Contender (Natasha) thank you for answering the Danish questions, I am always keen to learn more on this subject from your great depth of knowledge. You have certainly helped me to form my ideas and plot my course on what so far has been a rocky and eventful road. :D

Hi EvelynH, In the UK any form of deer tracking competition is still very much in its infancy. Many tracking dog owners are interested in getting an organisation together and to start working towards an offical KC organised event but so far nothing. :(

I have been offered training in Denmark to become a 'Tracking Judge', but it is unclear if these qualification will be recognised by any future offical UK bodies. As it stands at the moment there is plenty of squabbling going on and not much action.

Unoffically I'm getting together with some deer trackers in the South West of England and we are going to run our own training and competition days. 8)


Hi again Evelyn, I thought that in Germany only German breeds of hunting dogs/hounds could be used for tracking competitions and for deer stalking?
Nice website by the way. Snow and bullrushes, very beautiful indeed. 8)
 

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EvelynH said:
i don´t know what tracking linies this are in dk...

lot of showlines do tracking here, because they are just slower, and like to sniff :wink:
so of course, they are the best tracking dogs in the world....

(in denmark not all dogs are dkk (danish kennel club) registrated, they have also clubs which are not fci recognised)

but you can slow down also working lines with a good training... and here we need more all arounder, because usually shoting people here have may be one dog...
so the family pet shooting dog, has to do everything, picking up, covering the ground, tracking...
Danish Labradors are also trained to bring down a wounded deer. They are not agressive dogs, they are just trained to pull the wounded deer off its feet. Very controlled very impressive!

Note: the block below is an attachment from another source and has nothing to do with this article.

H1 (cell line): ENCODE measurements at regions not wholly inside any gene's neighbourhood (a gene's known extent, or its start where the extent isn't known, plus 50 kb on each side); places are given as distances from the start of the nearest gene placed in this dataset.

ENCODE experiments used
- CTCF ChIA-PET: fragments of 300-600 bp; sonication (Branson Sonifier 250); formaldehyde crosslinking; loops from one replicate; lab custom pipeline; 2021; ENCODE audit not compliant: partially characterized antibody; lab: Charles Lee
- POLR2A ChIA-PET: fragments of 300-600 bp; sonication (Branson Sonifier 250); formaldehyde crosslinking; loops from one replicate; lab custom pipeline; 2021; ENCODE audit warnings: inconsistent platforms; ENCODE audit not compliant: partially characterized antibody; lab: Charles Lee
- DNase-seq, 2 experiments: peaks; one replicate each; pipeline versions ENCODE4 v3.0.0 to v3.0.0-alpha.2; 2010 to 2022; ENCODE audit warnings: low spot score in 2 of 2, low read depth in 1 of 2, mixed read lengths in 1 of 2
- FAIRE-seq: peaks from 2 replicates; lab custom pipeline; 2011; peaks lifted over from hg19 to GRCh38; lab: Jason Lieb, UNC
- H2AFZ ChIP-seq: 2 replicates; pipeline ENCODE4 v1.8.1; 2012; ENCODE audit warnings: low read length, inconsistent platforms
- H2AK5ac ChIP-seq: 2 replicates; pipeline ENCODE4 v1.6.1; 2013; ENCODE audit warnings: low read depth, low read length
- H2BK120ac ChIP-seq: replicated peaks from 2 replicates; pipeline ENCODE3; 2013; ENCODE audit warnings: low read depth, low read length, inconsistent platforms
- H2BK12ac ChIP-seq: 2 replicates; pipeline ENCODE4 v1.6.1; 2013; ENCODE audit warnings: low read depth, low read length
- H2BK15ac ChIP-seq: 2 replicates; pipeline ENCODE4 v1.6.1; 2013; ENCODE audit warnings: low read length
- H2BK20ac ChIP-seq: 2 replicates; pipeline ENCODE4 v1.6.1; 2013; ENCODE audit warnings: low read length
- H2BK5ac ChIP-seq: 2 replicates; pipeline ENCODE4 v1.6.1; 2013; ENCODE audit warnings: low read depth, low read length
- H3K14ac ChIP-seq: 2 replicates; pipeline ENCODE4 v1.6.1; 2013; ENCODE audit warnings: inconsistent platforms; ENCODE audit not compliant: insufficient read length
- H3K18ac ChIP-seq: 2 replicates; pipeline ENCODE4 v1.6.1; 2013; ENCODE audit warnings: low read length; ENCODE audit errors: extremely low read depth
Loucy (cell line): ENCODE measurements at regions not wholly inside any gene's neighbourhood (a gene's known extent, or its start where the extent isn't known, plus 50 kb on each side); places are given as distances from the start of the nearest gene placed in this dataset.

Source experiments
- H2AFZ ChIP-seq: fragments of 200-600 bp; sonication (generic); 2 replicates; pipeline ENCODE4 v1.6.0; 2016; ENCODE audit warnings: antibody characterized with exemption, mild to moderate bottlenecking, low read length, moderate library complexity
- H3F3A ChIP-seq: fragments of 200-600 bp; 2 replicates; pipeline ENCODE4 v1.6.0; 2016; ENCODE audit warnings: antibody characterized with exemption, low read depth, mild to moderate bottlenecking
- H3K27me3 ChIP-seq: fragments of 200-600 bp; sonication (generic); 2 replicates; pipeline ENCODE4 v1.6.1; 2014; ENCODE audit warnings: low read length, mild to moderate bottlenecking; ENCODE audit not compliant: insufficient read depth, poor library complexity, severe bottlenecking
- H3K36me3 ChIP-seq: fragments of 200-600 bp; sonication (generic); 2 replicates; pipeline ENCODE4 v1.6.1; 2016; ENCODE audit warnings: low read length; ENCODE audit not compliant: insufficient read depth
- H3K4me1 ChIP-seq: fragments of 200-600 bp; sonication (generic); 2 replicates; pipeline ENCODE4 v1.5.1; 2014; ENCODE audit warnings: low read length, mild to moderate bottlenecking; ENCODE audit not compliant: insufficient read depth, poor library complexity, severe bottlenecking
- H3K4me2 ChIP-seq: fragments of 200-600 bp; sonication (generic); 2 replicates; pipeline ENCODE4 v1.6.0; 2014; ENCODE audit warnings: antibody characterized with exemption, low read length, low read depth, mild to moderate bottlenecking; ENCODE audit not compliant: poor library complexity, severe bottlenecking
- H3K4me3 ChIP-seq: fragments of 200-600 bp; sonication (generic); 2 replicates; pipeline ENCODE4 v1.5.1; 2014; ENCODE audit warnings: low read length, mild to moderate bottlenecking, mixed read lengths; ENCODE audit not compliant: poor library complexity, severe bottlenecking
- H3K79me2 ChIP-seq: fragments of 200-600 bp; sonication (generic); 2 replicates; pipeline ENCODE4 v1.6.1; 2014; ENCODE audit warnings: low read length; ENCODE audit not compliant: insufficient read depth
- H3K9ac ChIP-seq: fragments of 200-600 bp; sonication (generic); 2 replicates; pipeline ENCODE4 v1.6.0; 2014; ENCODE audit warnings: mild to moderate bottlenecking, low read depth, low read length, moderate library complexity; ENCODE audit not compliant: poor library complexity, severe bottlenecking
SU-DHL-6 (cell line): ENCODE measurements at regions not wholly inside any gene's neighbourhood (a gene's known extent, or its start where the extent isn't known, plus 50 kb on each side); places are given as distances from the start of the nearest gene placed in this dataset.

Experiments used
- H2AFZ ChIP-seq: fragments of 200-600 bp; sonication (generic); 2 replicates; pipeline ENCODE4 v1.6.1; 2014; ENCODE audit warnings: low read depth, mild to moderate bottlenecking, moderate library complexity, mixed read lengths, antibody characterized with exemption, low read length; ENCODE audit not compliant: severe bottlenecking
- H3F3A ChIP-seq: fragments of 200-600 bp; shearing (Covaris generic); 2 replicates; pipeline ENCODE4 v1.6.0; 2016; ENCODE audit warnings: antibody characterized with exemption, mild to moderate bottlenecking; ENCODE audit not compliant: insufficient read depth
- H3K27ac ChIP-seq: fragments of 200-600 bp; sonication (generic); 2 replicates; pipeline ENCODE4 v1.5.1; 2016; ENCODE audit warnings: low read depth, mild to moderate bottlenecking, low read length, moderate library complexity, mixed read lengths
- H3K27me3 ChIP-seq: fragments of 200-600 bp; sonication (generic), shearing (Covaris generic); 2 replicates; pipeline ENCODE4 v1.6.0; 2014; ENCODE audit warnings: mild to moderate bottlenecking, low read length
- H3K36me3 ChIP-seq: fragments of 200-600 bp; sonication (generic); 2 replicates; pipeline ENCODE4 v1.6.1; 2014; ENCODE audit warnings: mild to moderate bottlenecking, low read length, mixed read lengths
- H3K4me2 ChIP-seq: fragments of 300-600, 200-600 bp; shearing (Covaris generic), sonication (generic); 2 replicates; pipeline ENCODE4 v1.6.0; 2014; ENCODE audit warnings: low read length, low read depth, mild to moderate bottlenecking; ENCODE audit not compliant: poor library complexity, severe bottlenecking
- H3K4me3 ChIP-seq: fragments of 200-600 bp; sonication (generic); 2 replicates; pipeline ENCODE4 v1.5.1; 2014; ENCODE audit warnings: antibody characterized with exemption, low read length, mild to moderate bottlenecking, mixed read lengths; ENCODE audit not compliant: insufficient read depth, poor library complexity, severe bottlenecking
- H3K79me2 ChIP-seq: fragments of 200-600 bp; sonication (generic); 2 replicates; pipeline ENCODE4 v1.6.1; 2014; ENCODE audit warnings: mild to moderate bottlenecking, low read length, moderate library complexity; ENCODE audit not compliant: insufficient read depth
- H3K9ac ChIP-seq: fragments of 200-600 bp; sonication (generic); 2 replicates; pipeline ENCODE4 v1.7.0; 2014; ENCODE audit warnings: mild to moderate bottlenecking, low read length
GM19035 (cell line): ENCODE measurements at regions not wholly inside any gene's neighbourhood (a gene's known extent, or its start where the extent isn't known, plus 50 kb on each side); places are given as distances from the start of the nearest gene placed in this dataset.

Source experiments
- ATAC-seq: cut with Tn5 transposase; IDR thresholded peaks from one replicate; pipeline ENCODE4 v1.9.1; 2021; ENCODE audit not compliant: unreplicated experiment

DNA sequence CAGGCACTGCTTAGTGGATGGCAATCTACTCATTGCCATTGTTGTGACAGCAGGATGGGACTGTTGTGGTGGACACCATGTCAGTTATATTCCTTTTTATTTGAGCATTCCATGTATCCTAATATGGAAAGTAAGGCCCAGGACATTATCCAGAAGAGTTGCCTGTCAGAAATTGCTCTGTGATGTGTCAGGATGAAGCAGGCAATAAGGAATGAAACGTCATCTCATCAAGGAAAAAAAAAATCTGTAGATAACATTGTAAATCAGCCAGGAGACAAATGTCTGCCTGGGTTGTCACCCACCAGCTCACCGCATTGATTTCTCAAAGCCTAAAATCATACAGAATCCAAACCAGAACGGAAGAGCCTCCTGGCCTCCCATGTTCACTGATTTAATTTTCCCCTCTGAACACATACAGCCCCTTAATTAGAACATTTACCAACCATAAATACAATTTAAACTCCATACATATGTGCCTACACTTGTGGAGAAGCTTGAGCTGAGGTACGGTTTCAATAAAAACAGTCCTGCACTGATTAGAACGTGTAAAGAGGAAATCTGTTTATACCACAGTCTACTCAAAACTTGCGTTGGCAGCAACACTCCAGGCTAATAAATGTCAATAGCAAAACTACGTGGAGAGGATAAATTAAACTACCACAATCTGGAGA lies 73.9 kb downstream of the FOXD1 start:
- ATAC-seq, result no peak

The dogs that will be the parents of my dog have show and hunting lines. Most of the Danish and Nordic tracking champions have Kennel Brown Hunt blood lines somewhere in their pedigree. My pup Leofric (when I get him) will also have a good measure of this bloodline.

From what I understand of the Danes they have adopted German tracking methods and adapted them. I'm sure that I don't need to tell you that many of the traditions and language used by both German and Danish hunters are the same and comes from the ancient times.

I'd be interested in knowing more about German Labrador tracking dogs if you wouldn't mind Evelyn.

Many thanks. :D
 

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Tobias said:
Hi again Evelyn, I thought that in Germany only German breeds of hunting dogs/hounds could be used for tracking competitions and for deer stalking?
in my country every dog used for hunting have to do a hunting test first (not everybody joins this rule) and in some regions you have to work a row deer track in that first hunting test...

and most advanced tracking competitons are open for every hunting breed
 

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Tobias said:
l
Danish Labradors are also trained to bring down a wounded deer. They are not agressive dogs, they are just trained to pull the wounded deer off its feet. Very controlled very impressive!
all dogs used for tracking should do that really



>From what I understand of the Danes they have adopted German >tracking methods and adapted them.

don´t know about the methods in denmark... but the common german ones are not the very best one.

we have a new tracking book on the market...
and it is great.........

> I'm sure that I don't need to tell you that many of the traditions and >language used by both German and Danish hunters are the same and >comes from the ancient times.

why not... i am not so in traditional hunting......
just know things i am talking with my very "professional" puppyowner, who does tracking...
so when i have a question i ask

>I'd be interested in knowing more about German Labrador tracking dogs >if you wouldn't mind Evelyn.

i don´t think i am the real person for that...
as i did a bit with wischnu... but of course everything wrong....
and with my little one just wanna start now.....
but i am sure she has a big talent...
i only wanna do it for the hunting test (i think they do here 400 m over night) and not for pulling the deers down.
as i think you have to start that training at a very early stage

lg evelyn